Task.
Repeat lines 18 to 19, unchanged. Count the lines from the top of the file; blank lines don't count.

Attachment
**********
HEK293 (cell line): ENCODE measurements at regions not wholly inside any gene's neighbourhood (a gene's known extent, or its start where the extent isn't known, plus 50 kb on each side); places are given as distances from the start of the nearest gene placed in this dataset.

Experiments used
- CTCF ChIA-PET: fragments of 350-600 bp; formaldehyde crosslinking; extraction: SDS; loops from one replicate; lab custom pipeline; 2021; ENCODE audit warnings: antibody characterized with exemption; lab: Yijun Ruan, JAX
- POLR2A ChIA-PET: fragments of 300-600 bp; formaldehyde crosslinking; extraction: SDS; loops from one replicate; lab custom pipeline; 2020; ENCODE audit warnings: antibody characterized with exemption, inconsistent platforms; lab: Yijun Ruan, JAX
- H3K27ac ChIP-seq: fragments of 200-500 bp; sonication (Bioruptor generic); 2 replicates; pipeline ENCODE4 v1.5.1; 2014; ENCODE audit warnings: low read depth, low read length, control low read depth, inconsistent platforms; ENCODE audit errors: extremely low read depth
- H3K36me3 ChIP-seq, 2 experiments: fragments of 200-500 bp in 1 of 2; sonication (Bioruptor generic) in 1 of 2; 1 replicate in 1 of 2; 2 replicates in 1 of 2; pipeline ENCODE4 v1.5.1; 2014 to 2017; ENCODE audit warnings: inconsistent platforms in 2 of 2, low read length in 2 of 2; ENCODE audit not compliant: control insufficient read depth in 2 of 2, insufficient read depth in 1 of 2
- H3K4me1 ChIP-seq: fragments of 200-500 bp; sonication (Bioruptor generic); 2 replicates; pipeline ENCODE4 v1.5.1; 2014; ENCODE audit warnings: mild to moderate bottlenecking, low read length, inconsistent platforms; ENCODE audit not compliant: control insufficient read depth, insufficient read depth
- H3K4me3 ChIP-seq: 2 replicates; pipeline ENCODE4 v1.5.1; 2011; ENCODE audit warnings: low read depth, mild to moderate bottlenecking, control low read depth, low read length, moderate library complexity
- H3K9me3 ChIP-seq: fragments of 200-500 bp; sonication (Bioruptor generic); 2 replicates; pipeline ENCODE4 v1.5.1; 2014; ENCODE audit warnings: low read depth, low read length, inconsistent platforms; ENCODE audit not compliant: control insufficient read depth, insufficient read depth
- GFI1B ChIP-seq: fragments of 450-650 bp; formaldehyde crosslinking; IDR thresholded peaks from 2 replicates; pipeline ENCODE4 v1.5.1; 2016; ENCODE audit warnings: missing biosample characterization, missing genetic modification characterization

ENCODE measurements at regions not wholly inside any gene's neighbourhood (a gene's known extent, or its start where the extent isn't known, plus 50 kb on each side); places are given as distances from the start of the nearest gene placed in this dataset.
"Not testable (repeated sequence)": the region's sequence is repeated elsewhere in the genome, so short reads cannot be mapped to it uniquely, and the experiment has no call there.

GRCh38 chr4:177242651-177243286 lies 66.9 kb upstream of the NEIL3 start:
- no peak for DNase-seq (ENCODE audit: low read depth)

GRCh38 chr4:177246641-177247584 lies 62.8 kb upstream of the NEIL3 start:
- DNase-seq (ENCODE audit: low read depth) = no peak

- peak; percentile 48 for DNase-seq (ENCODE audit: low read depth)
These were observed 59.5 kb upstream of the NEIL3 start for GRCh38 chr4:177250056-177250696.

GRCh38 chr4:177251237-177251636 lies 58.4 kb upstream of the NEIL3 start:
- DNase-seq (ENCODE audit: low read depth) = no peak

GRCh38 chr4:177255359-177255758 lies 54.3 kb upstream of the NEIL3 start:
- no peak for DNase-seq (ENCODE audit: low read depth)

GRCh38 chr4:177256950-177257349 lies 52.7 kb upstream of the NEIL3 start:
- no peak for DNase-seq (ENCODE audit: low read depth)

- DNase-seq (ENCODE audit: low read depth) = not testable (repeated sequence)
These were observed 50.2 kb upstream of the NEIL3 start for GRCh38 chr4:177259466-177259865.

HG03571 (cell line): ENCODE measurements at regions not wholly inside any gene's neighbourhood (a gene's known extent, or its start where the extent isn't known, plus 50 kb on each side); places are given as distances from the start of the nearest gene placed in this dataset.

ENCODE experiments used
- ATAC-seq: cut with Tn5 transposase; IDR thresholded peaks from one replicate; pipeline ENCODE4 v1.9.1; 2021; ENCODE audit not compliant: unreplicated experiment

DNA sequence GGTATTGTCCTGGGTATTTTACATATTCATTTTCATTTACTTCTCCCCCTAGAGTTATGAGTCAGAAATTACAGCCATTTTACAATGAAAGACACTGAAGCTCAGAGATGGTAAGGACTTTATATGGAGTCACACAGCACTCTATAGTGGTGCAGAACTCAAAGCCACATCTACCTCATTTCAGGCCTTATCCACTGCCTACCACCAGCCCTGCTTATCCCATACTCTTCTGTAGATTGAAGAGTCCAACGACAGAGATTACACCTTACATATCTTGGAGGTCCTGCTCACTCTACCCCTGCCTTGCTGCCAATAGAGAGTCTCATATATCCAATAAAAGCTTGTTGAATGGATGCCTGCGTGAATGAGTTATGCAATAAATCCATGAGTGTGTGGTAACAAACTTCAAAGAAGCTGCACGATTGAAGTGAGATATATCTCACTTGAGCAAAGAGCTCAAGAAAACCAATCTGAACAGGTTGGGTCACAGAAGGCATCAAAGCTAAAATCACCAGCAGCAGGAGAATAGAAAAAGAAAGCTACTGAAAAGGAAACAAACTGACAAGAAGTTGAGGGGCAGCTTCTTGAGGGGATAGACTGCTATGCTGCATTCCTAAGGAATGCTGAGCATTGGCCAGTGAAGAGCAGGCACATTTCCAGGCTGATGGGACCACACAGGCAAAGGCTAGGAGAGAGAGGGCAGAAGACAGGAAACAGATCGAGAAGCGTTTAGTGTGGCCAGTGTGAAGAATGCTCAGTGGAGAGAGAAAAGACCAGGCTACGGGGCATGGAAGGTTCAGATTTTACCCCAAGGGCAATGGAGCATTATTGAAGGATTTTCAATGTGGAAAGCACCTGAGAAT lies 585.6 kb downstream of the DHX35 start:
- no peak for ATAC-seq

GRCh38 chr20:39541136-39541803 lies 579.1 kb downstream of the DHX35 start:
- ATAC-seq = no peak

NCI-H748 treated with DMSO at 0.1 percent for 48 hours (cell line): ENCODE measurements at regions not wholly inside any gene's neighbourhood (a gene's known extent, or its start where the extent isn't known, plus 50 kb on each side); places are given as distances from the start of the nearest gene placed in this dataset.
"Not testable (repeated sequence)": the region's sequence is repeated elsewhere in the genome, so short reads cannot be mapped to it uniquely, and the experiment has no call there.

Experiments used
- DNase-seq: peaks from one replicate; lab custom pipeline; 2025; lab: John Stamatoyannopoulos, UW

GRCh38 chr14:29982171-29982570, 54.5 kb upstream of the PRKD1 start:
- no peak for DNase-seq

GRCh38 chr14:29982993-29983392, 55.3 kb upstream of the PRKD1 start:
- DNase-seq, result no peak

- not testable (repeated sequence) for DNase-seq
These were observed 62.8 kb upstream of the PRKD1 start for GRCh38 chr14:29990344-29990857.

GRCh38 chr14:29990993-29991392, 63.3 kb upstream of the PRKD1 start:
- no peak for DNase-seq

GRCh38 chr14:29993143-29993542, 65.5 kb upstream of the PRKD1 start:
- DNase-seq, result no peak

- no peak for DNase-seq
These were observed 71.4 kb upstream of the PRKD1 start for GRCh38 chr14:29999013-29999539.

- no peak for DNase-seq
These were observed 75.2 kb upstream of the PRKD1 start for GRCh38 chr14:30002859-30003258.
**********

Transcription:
These were observed 59.5 kb upstream of the NEIL3 start for GRCh38 chr4:177250056-177250696.

GRCh38 chr4:177251237-177251636 lies 58.4 kb upstream of the NEIL3 start: